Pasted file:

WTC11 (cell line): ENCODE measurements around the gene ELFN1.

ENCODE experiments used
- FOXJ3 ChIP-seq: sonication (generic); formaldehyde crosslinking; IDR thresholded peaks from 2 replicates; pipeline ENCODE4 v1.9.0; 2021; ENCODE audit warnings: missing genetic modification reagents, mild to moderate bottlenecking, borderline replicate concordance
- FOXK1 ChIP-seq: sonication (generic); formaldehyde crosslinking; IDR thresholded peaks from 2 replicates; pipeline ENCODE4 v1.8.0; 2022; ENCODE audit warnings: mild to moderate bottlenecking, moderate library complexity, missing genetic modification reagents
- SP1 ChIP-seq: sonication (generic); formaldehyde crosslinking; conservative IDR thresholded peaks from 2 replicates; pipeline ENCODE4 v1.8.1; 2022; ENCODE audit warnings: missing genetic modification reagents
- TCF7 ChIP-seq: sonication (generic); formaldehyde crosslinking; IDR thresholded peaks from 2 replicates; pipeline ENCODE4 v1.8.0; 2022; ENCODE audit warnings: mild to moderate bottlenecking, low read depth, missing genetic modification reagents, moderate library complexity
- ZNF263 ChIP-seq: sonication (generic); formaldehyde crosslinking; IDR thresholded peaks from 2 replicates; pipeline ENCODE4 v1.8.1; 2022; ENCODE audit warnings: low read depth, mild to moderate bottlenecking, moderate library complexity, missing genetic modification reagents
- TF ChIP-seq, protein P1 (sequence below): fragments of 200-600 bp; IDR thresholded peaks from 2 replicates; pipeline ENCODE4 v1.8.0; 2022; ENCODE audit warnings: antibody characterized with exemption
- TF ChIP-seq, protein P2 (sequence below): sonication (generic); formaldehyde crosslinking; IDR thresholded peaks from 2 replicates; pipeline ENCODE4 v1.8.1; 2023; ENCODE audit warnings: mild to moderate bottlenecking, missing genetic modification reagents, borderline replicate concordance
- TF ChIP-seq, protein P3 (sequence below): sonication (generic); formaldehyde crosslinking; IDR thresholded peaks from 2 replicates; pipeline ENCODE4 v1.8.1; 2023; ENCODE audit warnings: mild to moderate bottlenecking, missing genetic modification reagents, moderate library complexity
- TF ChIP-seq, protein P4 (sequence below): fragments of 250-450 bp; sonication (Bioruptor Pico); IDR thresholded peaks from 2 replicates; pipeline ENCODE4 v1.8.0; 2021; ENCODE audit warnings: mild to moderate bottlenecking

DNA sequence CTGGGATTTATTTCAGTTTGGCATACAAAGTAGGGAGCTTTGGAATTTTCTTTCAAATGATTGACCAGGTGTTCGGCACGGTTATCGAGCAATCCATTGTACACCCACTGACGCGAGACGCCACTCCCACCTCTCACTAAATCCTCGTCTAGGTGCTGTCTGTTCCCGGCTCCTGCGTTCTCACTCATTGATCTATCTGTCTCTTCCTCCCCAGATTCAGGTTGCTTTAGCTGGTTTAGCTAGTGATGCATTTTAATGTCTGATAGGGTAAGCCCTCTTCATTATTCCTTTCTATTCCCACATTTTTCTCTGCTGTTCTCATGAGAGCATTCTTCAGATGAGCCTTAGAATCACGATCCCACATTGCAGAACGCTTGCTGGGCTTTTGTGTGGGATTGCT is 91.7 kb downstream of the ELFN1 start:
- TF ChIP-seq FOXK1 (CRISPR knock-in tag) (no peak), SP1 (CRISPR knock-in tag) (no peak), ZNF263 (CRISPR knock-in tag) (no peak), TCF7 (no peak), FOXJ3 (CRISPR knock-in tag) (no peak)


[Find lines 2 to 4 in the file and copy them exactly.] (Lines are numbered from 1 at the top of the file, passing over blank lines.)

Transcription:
ENCODE experiments used
- FOXJ3 ChIP-seq: sonication (generic); formaldehyde crosslinking; IDR thresholded peaks from 2 replicates; pipeline ENCODE4 v1.9.0; 2021; ENCODE audit warnings: missing genetic modification reagents, mild to moderate bottlenecking, borderline replicate concordance
- FOXK1 ChIP-seq: sonication (generic); formaldehyde crosslinking; IDR thresholded peaks from 2 replicates; pipeline ENCODE4 v1.8.0; 2022; ENCODE audit warnings: mild to moderate bottlenecking, moderate library complexity, missing genetic modification reagents